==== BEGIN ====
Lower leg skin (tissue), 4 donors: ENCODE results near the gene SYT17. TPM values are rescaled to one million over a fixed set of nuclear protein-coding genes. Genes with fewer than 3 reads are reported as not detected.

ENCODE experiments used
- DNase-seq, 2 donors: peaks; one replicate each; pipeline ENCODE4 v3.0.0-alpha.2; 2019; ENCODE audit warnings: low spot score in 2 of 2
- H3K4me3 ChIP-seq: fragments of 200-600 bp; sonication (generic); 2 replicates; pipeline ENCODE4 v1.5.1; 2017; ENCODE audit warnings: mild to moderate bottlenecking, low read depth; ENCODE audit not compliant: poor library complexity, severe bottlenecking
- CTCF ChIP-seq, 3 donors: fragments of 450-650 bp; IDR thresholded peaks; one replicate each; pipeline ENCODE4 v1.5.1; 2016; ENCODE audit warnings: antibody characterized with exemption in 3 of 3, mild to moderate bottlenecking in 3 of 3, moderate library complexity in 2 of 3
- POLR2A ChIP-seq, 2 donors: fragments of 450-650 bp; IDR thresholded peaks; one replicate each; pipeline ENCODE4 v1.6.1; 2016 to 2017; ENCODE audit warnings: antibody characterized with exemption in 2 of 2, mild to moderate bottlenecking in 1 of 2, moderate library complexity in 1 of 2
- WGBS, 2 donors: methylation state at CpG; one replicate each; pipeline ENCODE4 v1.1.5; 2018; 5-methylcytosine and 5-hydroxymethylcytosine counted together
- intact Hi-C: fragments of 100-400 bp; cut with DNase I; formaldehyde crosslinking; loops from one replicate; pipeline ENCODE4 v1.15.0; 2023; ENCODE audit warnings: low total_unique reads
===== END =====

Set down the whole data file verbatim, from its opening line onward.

Lower leg skin (tissue), 4 donors: ENCODE results near the gene SYT17. TPM values are rescaled to one million over a fixed set of nuclear protein-coding genes. Genes with fewer than 3 reads are reported as not detected.

ENCODE experiments used
- DNase-seq, 2 donors: peaks; one replicate each; pipeline ENCODE4 v3.0.0-alpha.2; 2019; ENCODE audit warnings: low spot score in 2 of 2
- H3K4me3 ChIP-seq: fragments of 200-600 bp; sonication (generic); 2 replicates; pipeline ENCODE4 v1.5.1; 2017; ENCODE audit warnings: mild to moderate bottlenecking, low read depth; ENCODE audit not compliant: poor library complexity, severe bottlenecking
- CTCF ChIP-seq, 3 donors: fragments of 450-650 bp; IDR thresholded peaks; one replicate each; pipeline ENCODE4 v1.5.1; 2016; ENCODE audit warnings: antibody characterized with exemption in 3 of 3, mild to moderate bottlenecking in 3 of 3, moderate library complexity in 2 of 3
- POLR2A ChIP-seq, 2 donors: fragments of 450-650 bp; IDR thresholded peaks; one replicate each; pipeline ENCODE4 v1.6.1; 2016 to 2017; ENCODE audit warnings: antibody characterized with exemption in 2 of 2, mild to moderate bottlenecking in 1 of 2, moderate library complexity in 1 of 2
- WGBS, 2 donors: methylation state at CpG; one replicate each; pipeline ENCODE4 v1.1.5; 2018; 5-methylcytosine and 5-hydroxymethylcytosine counted together
- intact Hi-C: fragments of 100-400 bp; cut with DNase I; formaldehyde crosslinking; loops from one replicate; pipeline ENCODE4 v1.15.0; 2023; ENCODE audit warnings: low total_unique reads